Physics 106, Summer 2012
Reading: Chapter 16 Sec 1-3
Did you complete the reading assignment?
Did you complete the entire
quiz or spend at least 15
minutes working on this quiz and the attached links?
Electric force is a VECTOR quantity.
Opposite charges attract. Like charges repel.Forces in nature are easily recognized on a large scale, but when we think of
electrical forces we must think about particles much smaller than we can see.
These demos will help you visualize charged particles.
The first simulation is about electrical forces. Copy and paste the following
link in a new window:
the link and play with the demo. The small yellow charges (electrons) are
free to move and the red charge (a proton) is stuck in one place. Think about the following questions:
What happens if you place a yellow charge close to the red charge and
If you release a yellow charge from the border of the box, does it move toward the red charge more quickly or more slowly than if it is
released from close by?
How far away do you think you would need to move the yellow charge away
from the red charge so that they would not affect each other?
They will always affect each other no matter how far apart they are, but the farther apart the two charges are the weaker the affect will become.
Try "throwing" a yellow charge with a combination click and drag.
Watch the screen--charges that fly off one side can return from another. Can you make a yellow charge orbit the red charge?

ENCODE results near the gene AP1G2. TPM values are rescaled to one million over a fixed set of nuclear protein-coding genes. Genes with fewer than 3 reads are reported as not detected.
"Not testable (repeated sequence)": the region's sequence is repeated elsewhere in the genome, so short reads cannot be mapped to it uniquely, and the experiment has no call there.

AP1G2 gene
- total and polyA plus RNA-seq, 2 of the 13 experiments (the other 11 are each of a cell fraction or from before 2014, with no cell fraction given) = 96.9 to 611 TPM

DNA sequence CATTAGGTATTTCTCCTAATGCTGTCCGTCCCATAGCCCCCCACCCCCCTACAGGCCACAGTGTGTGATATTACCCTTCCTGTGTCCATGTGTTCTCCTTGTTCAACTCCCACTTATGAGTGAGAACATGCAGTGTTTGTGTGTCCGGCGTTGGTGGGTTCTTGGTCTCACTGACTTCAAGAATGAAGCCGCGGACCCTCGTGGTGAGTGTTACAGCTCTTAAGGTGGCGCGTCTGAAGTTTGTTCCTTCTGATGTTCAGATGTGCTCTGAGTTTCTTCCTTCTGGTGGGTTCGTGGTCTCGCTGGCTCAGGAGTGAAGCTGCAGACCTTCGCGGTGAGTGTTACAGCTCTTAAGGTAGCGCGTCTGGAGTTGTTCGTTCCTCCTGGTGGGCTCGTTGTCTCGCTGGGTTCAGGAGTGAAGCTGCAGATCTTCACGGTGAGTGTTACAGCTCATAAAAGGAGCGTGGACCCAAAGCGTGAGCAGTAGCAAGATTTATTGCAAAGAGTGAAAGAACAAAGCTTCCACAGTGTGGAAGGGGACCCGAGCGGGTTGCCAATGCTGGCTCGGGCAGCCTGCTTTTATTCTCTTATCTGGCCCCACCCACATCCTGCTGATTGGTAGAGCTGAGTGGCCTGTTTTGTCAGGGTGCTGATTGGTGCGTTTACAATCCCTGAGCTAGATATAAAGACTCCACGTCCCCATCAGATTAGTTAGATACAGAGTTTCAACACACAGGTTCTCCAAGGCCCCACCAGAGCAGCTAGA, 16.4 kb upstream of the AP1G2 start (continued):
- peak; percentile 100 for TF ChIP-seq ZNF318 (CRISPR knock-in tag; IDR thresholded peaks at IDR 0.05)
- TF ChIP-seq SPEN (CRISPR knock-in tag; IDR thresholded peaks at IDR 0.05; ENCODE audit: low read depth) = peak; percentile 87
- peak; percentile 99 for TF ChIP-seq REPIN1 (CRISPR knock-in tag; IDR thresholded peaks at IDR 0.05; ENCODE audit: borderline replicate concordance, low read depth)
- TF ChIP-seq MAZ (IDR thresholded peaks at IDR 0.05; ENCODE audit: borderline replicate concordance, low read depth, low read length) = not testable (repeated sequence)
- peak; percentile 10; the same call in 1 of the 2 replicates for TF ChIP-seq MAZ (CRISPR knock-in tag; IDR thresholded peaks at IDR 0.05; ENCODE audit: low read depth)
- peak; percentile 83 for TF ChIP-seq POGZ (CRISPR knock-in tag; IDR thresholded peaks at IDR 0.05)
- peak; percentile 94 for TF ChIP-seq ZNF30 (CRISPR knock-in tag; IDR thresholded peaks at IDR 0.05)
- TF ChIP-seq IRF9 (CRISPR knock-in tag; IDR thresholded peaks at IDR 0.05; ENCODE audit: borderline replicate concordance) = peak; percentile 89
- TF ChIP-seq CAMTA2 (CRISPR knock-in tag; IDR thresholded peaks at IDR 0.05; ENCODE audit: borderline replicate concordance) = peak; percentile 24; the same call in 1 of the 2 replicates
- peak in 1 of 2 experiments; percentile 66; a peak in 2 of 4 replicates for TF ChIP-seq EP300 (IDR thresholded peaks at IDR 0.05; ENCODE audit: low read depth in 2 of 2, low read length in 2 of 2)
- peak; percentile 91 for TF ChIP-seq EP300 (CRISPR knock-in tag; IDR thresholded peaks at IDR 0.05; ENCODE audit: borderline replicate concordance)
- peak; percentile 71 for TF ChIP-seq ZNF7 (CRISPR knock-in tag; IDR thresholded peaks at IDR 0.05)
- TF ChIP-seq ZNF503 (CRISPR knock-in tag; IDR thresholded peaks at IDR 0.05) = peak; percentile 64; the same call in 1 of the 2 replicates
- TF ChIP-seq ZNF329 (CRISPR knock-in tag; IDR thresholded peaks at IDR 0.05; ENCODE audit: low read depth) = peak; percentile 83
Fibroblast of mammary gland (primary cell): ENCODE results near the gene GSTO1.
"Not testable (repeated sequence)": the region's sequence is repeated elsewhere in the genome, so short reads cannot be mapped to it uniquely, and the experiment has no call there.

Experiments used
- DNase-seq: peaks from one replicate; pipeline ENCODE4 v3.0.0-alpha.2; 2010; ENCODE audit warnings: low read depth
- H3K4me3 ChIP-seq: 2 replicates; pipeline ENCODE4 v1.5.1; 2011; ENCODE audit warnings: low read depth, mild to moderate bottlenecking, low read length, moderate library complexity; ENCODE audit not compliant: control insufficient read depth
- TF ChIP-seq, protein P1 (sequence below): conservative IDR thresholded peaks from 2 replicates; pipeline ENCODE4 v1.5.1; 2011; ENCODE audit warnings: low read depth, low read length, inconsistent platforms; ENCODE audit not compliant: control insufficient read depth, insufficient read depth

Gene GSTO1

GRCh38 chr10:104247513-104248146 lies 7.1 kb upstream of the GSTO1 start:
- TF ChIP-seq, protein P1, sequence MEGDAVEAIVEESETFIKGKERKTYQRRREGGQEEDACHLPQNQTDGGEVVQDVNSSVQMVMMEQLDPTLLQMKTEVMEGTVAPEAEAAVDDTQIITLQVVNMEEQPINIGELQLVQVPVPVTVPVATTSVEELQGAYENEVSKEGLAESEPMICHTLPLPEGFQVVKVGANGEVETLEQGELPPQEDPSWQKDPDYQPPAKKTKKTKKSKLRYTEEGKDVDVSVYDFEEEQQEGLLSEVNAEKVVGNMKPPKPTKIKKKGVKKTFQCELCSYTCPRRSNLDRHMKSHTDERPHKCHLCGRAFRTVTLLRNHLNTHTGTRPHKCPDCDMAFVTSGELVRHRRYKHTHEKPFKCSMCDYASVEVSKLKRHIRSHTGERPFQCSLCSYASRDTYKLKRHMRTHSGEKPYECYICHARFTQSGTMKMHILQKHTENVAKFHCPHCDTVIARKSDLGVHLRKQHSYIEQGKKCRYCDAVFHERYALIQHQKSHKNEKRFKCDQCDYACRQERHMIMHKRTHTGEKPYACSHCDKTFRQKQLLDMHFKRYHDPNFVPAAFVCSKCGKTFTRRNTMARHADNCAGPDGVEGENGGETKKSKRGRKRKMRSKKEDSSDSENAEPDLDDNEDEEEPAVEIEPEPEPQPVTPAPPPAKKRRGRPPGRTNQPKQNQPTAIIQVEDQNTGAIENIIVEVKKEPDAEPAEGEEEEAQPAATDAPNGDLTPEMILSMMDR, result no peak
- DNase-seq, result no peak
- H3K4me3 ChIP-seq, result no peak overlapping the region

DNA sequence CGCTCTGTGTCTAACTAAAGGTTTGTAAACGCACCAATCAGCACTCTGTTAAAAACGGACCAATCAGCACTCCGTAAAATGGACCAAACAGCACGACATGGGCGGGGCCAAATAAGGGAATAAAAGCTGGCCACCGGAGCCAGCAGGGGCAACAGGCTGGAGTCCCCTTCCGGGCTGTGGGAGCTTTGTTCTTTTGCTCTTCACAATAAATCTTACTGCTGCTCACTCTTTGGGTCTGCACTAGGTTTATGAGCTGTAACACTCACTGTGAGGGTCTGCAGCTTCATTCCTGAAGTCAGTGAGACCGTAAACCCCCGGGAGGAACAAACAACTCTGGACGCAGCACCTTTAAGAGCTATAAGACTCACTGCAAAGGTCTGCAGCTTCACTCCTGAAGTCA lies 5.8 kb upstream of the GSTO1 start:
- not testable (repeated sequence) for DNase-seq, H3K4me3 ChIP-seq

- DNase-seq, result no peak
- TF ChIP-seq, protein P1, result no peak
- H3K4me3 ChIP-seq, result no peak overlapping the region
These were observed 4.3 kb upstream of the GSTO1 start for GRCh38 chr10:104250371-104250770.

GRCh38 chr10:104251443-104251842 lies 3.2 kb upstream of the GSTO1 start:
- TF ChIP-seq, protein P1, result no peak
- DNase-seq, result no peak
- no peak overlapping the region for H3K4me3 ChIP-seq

Try turning on the "Show Force" button. The red arrows attached to the yellow charges are VECTOR arrows and show the direction and magnitude of the electric force
the red charge on the yellow charge. What would your
textbook's notation be for this force?
Remember that velocity is also a vector quantity. What affect does an initial velocity have on a yellow charge?
If the charge has an initial velocity, it will be moving. It causes the force to continually change direction depending on the current location of the charge.
Look in your books for the equation of gravitational force, how does it compare to the equation for electrical force?
Masses are exchanged with charges and the Universal Gravitation constant 'G' is replaced with Coulomb's constart 'k'.
Here is another simulation for you to try:
In this simulation the charges are not free to move, but are stuck to the background until you move them around. The force vectors point in the direction the charges would
like to move if they weren't stuck, and the length of the force vectors show how
much they want to move in that direction.
Drag a yellow charge closer to the negative terminal. What happens
to the electric force vector?
It gets larger.
It gets smaller.
Drag a yellow charge
closer to the positive terminal. What happens to the electric force vector?
Since "opposites attract", are the yellow charges positive or negative?
Try putting several yellow charges in the field by double clicking on the background and then selecting "new particle". Then grab a red or blue terminal and drag it around the field.
Watch what happens to the force vectors on the yellow charges.
Try putting 2 positive terminals and one yellow test charge in an equilateral triangle formation. Which way does the force vector point?
Between the two positive terminals.
Away from the two positive terminals.
There is no vector arrow.
This is an example of vector addition.
We will practice vector addition with electric forces in class.
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Was there anything that you didn't understand in the reading assignment?
What was confusing to you?